I would like to be in Copenhagen for the United Nations Climate Change Conference  this week but couldn't go.  Here are some impressions from my good friend, Rolf Nordstrom, Executive Director of The Great Plains Institute, who is on the ground in Copenhagen:

I arrived in Copenhagen on Monday afternoon and am still suffering a little jet lag, but I am awake enough to give you a glimpse of what the climate change conference taking place here these next two weeks looks and feels like, and how you might expect it to impact your life.


First, to give you a sense of scale, I want you to imagine that the vast Mall of America is filled not with shops of every kind, but with hundreds of booths from different organizations, temporary offices for delegates from 192 countries, vast meeting rooms set up with microphones and video screens, cafes, the mother of all cloak rooms, huge banks of computer stations (many with Skype and video capability built in), and the whole place teaming with people.

To get into this global "town hall" meeting, I waited in line with hundreds of others in order to get my picture taken and go through several security check points. Indeed, the elaborate airport-like security system rivals any major airline hub, complete with scanners and sniffing dogs. And all this only hints at the scale of this gathering.   

If you don't follow the climate change issue closely, it may seem like this conference in Copenhagen is coming out of thin air. But the international negotiating process on climate change has been going on for a long time and takes place through a series of meetings, each called a "Conference of the Parties to the United Nations Framework Convention on Climate Change" (or COP for short). This one, COP15, is my first and by all accounts the very largest of them all, suggesting that concern over the world's climate has grown dramatically over the past 17 years; and of course the issue of climate change has been studied by scientists for decades prior to that.

High-level ministers and negotiators from all over the world meet every year to review the implementation of the overall Convention, which was signed back in 1992 in New York (including by the U.S.). Its objective is "stabilization of greenhouse gas concentrations in the atmosphere at a level that would prevent dangerous anthropogenic interference with the climate system."

If you are a climate skeptic, being at this conference would prompt you to ask yourself, "if the science behind climate change is not compelling, then how is it that essentially every major country in the world—and many you've never heard of (think Tuvalu or Comoros), is convinced that climate change is a real and urgent challenge?  Have their scientists and elected leaders all be hoodwinked?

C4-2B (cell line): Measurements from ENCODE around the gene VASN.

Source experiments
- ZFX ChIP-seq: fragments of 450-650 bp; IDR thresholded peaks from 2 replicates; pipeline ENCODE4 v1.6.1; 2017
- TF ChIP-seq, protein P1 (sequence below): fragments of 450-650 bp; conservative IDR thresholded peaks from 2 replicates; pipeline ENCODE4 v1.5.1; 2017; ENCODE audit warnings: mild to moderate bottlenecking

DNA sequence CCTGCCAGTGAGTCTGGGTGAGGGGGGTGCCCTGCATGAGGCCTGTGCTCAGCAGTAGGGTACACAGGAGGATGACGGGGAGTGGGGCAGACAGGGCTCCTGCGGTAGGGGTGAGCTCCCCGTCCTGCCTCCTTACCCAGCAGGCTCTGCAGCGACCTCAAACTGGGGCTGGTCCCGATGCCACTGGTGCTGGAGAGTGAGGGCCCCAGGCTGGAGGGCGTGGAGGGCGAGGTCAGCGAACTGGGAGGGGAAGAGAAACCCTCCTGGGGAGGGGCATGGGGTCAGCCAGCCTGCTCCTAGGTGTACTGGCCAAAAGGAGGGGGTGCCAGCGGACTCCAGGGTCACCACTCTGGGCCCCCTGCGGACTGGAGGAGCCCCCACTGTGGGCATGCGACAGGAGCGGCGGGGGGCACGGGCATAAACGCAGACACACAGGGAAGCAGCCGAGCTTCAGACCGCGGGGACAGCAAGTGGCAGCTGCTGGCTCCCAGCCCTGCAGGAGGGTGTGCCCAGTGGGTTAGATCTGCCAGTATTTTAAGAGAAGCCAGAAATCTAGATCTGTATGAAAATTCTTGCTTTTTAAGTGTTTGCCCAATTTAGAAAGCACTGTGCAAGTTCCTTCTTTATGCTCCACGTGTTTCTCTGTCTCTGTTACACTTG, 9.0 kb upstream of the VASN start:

We tend to be a bit isolated in our thinking in the U.S., but a lack of strong action on climate change has led to demonstrations in some 4,500 locations in 170 countries, and more are taking place here in Copenhagen. An example yesterday featured people convincingly dressed as trees being followed around by a scrum of reporters with cameras and sound booms as the tree people called for a halt to deforestation and the preservation of forests in the push for new forms of energy production.

No matter what happens here, you can expect there to eventually be an international agreement that places legally-binding limits on the emission of greenhouse gases. If I were a business, I would ask myself two questions:

  • Do I think this issue will go away?  In other words, can we just wait it out (like a war of attrition) and hope that climate change goes away? If your answer is "yes", what is the evidence for this view? What leads you to believe that the world will forget about climate change
  • If the issue is not going away, then what can I do as a business (or an individual for that matter) to position myself to flourish in a carbon-constrained world?

At a minimum, you may want to stay informed. One good way to do that is to follow the proceedings and the U.S. government's positions here in Copenhagen through this official Web site: http://cop15.state.gov/uscenter/multimedia/index.htm


Rolf Nordstrom is executive director of the Great Plains Institute, a Minnesota-based nonpartisan, nonprofit working with Midwestern States and Canadian provinces to accelerate the transition to a sustainable and prosperous low-carbon economy.


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